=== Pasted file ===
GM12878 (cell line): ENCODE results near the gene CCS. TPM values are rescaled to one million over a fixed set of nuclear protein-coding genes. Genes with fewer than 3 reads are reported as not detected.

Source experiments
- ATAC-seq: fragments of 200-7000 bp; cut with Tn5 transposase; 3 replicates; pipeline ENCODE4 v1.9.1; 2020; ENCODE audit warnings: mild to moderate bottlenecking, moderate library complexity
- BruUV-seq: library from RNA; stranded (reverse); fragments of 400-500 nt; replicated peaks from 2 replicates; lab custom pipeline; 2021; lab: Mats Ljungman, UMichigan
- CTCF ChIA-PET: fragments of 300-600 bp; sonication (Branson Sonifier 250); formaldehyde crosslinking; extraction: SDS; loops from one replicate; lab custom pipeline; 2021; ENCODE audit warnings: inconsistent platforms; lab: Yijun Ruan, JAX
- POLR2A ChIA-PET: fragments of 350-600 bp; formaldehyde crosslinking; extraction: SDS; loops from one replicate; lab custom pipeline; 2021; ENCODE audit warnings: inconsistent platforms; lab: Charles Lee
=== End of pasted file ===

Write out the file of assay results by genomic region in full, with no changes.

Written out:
GM12878 (cell line): ENCODE results near the gene CCS. TPM values are rescaled to one million over a fixed set of nuclear protein-coding genes. Genes with fewer than 3 reads are reported as not detected.

Source experiments
- ATAC-seq: fragments of 200-7000 bp; cut with Tn5 transposase; 3 replicates; pipeline ENCODE4 v1.9.1; 2020; ENCODE audit warnings: mild to moderate bottlenecking, moderate library complexity
- BruUV-seq: library from RNA; stranded (reverse); fragments of 400-500 nt; replicated peaks from 2 replicates; lab custom pipeline; 2021; lab: Mats Ljungman, UMichigan
- CTCF ChIA-PET: fragments of 300-600 bp; sonication (Branson Sonifier 250); formaldehyde crosslinking; extraction: SDS; loops from one replicate; lab custom pipeline; 2021; ENCODE audit warnings: inconsistent platforms; lab: Yijun Ruan, JAX
- POLR2A ChIA-PET: fragments of 350-600 bp; formaldehyde crosslinking; extraction: SDS; loops from one replicate; lab custom pipeline; 2021; ENCODE audit warnings: inconsistent platforms; lab: Charles Lee